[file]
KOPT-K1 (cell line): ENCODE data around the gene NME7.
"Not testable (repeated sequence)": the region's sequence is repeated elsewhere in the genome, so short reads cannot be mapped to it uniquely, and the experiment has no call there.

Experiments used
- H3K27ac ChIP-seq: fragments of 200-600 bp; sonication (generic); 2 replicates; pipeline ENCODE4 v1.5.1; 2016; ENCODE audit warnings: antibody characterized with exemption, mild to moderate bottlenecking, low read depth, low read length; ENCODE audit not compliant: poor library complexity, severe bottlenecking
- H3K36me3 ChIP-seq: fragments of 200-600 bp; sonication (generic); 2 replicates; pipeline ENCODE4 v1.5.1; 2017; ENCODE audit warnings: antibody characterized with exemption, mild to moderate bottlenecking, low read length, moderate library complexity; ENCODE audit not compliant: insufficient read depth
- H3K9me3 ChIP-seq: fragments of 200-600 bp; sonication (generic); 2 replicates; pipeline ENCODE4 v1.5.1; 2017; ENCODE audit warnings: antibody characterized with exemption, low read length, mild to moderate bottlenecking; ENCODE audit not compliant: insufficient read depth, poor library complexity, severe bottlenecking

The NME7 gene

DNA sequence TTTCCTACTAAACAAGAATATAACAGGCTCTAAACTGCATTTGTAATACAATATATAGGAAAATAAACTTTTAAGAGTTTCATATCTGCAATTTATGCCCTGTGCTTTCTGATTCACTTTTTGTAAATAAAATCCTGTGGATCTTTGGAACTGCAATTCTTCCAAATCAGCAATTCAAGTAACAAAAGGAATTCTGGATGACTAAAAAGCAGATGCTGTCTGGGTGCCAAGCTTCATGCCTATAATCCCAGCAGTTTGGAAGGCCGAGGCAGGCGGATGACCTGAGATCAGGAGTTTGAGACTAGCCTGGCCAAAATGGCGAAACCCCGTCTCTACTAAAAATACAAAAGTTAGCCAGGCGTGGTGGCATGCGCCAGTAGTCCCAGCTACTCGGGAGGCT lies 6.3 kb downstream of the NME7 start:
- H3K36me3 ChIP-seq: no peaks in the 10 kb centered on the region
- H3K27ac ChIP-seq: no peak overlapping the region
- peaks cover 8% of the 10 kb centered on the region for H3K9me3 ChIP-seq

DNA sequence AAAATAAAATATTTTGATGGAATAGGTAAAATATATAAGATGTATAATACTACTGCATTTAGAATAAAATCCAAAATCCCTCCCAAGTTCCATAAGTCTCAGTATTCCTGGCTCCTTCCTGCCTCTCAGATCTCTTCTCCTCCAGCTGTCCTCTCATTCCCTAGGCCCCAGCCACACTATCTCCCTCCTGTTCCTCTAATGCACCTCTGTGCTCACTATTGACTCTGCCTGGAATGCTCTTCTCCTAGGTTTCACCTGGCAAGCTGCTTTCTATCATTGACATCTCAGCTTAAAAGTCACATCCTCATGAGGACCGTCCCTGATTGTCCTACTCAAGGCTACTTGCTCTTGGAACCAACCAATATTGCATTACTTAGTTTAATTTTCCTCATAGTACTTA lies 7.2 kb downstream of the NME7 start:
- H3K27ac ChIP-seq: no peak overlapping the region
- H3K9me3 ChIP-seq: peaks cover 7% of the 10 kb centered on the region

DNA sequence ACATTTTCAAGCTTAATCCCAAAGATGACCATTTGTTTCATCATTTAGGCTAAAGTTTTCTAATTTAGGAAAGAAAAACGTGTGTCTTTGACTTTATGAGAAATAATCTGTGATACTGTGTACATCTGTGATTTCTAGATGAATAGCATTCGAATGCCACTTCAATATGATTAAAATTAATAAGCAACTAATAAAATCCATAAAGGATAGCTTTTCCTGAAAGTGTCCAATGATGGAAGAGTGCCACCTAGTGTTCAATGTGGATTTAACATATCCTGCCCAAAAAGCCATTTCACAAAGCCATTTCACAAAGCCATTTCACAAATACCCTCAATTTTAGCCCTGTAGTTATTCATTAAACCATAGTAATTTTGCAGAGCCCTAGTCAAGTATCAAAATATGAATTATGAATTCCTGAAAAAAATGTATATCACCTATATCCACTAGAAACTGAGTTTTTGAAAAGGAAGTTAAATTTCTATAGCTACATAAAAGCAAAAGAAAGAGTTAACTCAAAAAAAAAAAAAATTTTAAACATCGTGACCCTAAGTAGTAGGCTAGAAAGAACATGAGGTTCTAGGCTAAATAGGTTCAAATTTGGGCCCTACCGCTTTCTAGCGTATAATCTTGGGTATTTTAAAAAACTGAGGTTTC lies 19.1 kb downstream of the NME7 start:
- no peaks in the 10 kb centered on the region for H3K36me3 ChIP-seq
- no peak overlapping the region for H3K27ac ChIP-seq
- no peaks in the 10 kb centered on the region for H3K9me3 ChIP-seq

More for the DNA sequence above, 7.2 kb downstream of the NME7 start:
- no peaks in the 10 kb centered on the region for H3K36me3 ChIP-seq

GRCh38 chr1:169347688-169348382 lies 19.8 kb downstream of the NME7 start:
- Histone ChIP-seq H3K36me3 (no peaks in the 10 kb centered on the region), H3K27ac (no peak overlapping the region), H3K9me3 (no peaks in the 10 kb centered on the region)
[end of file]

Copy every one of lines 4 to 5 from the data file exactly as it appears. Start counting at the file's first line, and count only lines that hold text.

- H3K27ac ChIP-seq: fragments of 200-600 bp; sonication (generic); 2 replicates; pipeline ENCODE4 v1.5.1; 2016; ENCODE audit warnings: antibody characterized with exemption, mild to moderate bottlenecking, low read depth, low read length; ENCODE audit not compliant: poor library complexity, severe bottlenecking
- H3K36me3 ChIP-seq: fragments of 200-600 bp; sonication (generic); 2 replicates; pipeline ENCODE4 v1.5.1; 2017; ENCODE audit warnings: antibody characterized with exemption, mild to moderate bottlenecking, low read length, moderate library complexity; ENCODE audit not compliant: insufficient read depth